Five ways medical training needs to changeBMJ 2017; 356 doi: https://doi.org/10.1136/bmj.j893 (Published 22 February 2017) Cite this as: BMJ 2017;356:j893
Health Education England’s medical director has set out a series of ways in which she believes medical training needs to evolve
1. Meeting need
HEE’s medical director, Wendy Reid, believes that the additional 1500 medical school places promised by the government at the end of last year should be used to ensure that more doctors are trained in the specialties needed most by the NHS.
2. Starting early
Speaking at a Westminster health conference in London on 9 February, Reid said that plans to change the medical workforce needed to include the undergraduate curriculum. “I think we have got to have a conversation with medical schools,” she said. “The NHS wants GPs, community doctors, people who understand prevention and public health, and psychiatry.”
3. Reducing anti-GP stigma
Such discussions with medical schools should be based on a report that HEE had commissioned about students’ experiences of general practice while at medical school, Reid said. The report found that there was “anti-GP rhetoric” in medical schools and that in some cases students “were actively discouraged from entering primary care,” she said.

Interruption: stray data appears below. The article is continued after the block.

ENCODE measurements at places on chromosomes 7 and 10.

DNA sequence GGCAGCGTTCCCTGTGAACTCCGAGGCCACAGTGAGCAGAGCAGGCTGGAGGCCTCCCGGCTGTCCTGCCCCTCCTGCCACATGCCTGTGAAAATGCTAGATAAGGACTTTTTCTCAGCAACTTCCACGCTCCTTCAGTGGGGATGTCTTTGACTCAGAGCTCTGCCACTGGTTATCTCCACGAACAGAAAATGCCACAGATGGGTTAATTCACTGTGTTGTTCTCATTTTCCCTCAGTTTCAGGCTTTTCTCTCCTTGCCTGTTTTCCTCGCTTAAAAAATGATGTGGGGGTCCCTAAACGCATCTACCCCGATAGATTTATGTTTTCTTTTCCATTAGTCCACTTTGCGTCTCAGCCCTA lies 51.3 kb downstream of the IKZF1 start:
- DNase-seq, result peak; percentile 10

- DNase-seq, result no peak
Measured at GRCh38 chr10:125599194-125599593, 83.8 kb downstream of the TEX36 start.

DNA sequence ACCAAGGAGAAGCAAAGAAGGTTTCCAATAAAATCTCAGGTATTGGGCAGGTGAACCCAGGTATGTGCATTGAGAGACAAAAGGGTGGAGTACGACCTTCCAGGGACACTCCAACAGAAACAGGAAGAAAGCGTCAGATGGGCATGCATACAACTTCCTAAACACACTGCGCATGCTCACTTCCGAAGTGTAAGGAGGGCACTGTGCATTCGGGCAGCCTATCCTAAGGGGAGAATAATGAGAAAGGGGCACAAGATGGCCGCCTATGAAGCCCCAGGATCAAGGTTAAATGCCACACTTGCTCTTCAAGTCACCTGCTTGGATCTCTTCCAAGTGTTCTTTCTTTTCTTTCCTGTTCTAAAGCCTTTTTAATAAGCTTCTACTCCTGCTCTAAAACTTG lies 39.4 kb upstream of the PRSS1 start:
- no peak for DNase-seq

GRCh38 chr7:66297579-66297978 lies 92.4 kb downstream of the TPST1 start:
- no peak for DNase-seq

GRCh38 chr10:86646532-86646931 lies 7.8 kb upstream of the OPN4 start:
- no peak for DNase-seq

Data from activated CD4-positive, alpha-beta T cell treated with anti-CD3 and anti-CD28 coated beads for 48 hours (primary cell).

4. Increasing flexibility
Doctors need to be more open to different career paths, Reid believes. “We need a more flexible workforce,” she said. “The fact that you can say that you’re a gastroenterologist a few years out of medical school and never do anything but gastroenterology when your hospital is falling over because of problems in acute medicine is no longer acceptable.”
5. Crossing boundaries
Traditional divisions between specialties and professions need to be reconsidered, Reid said. “We need to think about working across boundaries within medicine as well as across the other healthcare professions.”